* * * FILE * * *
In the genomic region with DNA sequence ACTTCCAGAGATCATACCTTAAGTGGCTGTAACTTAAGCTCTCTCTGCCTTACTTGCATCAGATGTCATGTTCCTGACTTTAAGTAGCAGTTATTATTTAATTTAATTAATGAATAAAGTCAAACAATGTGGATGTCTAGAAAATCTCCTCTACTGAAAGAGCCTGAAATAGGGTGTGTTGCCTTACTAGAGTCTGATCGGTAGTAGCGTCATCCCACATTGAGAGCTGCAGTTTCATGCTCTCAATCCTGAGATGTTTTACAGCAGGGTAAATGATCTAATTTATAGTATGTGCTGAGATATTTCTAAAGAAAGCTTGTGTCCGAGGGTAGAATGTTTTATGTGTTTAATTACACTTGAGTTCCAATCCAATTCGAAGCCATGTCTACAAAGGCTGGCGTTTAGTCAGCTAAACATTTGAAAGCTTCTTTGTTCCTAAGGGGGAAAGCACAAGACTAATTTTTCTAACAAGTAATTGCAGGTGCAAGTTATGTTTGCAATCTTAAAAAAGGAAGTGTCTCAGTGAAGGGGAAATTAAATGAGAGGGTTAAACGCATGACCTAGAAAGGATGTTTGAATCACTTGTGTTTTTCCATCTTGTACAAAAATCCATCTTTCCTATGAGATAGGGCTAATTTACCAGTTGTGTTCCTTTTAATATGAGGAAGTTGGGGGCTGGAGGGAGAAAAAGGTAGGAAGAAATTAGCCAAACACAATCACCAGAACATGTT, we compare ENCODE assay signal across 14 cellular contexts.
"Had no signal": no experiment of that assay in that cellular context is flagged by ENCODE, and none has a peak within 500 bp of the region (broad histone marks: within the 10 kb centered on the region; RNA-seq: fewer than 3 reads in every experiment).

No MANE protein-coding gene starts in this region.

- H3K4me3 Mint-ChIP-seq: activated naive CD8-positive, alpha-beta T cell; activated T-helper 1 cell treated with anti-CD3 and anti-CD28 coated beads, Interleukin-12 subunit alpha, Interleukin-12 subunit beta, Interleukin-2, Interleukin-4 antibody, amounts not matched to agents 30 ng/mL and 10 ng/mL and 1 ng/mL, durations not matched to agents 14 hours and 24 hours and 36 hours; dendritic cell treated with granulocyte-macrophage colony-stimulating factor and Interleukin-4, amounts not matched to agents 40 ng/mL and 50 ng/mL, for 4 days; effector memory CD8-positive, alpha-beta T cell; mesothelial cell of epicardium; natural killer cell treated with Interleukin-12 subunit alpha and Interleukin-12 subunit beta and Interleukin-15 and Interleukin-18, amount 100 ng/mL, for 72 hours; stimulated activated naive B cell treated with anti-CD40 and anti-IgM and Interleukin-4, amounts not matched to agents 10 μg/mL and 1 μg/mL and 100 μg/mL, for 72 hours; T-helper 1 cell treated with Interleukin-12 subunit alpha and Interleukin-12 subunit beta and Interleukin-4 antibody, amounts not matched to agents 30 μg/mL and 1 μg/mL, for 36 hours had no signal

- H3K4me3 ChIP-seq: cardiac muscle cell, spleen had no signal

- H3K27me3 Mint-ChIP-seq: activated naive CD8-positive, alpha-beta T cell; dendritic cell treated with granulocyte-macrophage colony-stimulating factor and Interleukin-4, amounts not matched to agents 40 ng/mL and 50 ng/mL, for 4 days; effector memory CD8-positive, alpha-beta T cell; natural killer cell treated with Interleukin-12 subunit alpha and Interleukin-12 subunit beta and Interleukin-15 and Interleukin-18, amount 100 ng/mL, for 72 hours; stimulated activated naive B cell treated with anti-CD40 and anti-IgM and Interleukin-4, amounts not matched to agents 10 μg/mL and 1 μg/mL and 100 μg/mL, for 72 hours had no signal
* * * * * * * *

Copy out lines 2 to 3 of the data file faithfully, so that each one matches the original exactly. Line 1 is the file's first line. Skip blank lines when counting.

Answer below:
"Had no signal": no experiment of that assay in that cellular context is flagged by ENCODE, and none has a peak within 500 bp of the region (broad histone marks: within the 10 kb centered on the region; RNA-seq: fewer than 3 reads in every experiment).

No MANE protein-coding gene starts in this region.